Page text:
According to the Centers for Disease Control and Prevention there are more than 20 million people in the U.S. infected with HPV and at least half of these are between the ages of 15-25.

HPV is transmitted through intercourse and genital contact. Both men and women can harbor the virus, which can remain in a person for years after the initial infection.

“One of the scary aspects of HPV is that a person can be infected and not even know it. He or she may have no symptoms at all and still be spreading the virus,” Chow said. “This is why I strong believe in vaccinating males and females early, well before any exposure takes place.”

Prevention is critical when it comes to HPV. According to Chow the vaccine’s protection rate is 93 percent when given before any exposure. After exposure the vaccine doesn’t treat pre-exiting viruses but will help protect against future exposure.

“HPV is a very dangerous virus that can lead to death. Since there is no cure, prevention is all the more important. This vaccine could save the life of your child,” Chow said.

source : http://www.sciencedaily.com/releases/2014/08/140828135242.htm

Circulating tumor cell clusters more likely to cause metastasis than single cells

“While CTCs are considered to be precursors of metastasis, the significance of CTC clusters, which are readily detected using devices developed here at MGH, has remained elusive,” says Shyamala Maheswaran, PhD, of the MGH Cancer Center, co-senior author of the Cell paper. “Our findings that the presence of CTC clusters in the blood of cancer patients is associated with poor prognosis may identify a novel and potentially targetable step in the blood-borne spread of cancer.”

In their experiments the team used two versions of a microfluidic device called the CTC-Chip — both developed at the MGH Center for Engineering in Medicine — that captures CTCs from blood samples in ways that make the cells accessible for scientific testing. One version — the HBCTC-Chip — can efficiently capture extremely rare CTCs in a blood sample. Another version, the CTC-iChip, rapidly isolates CTCs in a way that does not rely on preidentified tumor antigens, allowing capture of cells with gene expression patterns that may be missed by the antibodies used in the HBCTC-Chip.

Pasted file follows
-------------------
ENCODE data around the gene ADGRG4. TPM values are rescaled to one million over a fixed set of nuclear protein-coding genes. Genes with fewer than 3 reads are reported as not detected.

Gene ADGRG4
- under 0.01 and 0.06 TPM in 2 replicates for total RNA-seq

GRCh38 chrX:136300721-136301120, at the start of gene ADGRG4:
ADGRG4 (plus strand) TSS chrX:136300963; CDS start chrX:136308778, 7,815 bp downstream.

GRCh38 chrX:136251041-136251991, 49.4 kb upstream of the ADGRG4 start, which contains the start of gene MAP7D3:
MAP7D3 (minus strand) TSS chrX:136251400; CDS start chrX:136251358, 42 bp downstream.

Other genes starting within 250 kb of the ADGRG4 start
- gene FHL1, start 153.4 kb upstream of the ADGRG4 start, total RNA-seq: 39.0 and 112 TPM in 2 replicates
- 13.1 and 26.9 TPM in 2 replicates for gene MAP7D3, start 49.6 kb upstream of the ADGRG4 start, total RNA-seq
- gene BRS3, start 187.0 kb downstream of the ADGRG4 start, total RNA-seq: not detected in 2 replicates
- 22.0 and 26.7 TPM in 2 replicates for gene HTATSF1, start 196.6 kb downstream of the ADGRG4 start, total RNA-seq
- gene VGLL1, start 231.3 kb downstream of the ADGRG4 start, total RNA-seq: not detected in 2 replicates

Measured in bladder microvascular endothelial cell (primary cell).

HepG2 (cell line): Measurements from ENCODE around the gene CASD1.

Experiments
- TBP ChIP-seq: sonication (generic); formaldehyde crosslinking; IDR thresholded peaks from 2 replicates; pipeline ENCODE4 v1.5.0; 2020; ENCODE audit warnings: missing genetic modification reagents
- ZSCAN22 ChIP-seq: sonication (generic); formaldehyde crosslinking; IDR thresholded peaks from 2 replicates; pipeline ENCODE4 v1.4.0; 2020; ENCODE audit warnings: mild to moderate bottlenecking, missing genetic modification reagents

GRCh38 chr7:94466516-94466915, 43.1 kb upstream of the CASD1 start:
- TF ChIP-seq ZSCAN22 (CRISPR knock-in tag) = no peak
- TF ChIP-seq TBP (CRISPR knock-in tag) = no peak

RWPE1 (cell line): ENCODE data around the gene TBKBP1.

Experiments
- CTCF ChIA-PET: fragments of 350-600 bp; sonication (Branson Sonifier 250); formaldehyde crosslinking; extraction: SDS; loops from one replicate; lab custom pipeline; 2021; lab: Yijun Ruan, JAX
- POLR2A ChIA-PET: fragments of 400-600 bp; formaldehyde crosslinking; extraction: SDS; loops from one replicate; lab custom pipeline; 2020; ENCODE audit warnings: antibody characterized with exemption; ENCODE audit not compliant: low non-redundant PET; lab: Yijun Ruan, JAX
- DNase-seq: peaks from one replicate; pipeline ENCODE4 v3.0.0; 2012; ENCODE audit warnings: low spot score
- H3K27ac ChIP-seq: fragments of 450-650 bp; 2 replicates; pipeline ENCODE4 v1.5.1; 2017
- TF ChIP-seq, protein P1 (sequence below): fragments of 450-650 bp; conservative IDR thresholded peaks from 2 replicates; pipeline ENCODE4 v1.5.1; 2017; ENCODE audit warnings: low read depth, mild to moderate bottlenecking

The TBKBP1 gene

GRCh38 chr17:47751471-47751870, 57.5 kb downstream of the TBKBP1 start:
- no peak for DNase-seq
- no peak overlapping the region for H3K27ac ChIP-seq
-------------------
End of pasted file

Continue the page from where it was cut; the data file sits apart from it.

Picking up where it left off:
A series of experiments in animal models of breast cancer revealed that:

  • CTC clusters are made up of cells that probably were adjacent to each other in the primary tumor, not cells that proliferated after entering the bloodstream.
  • Although CTC clusters make up only 2 to 5 percent of all CTCs, they contributed to around half of lung metastases resulting from implanted breast tumors, indicating a metastatic potential 23 to 50 times greater than single CTCs.
  • CTC clusters injected into mice survived in greater numbers than did single CTCs, and metastases developing from clusters led to significantly reduced survival.
  • CTC clusters disappear from the animals’ bloodstreams more rapidly than do single CTCs, probably because they become lodged in capillaries where they give rise to metastases.

Analysis of blood samples taken at several points in time from a group of patients with different forms of advanced metastatic breast cancer found CTC clusters in the blood of 35 percent of patients and that the survival of those with more clusters in their blood was significantly reduced. Similar analysis of samples from a group of prostate cancer patients also found an association between the presence of CTC clusters and dramatically reduced survival.

RNA sequencing of both single and clustered CTCs from breast cancer patients identified several genes expressed at elevated levels in CTC clusters, one of which — a protein called plakoglobin — also was overexpressed in the primary tumors of patients with reduced survival. Analysis of blood and tissue samples from one patient revealed that plakoglobin was expressed in CTC clusters but not single CTCs and also was expressed in some portions of both the primary tumor and metastases. Plakoglobin is a component of two important structures involved in cell-to-cell adhesion, and the investigators found that suppressing its expression caused CTC clusters to fall apart, reducing their metastatic potential, and also disrupted cell-to-cell contact between breast cancer cells but not normal breast tissue.

“It is possible that therapeutically targeting plakoglobin or pathways involved in cell-to-cell adhesion within cancer cells could be clinically useful, especially in patients in whom CTC clusters are found,” says Nicola Aceto, PhD, of the MGH Cancer Center and lead author of the Cell paper. “We need to investigate that possibility along with determining whether further characterization of both single CTCs and CTC clusters will provide further insight into differences in their biology, drug responsiveness and their contribution to the process of metastasis.”

source : http://www.sciencedaily.com/releases/2014/08/140828135519.htm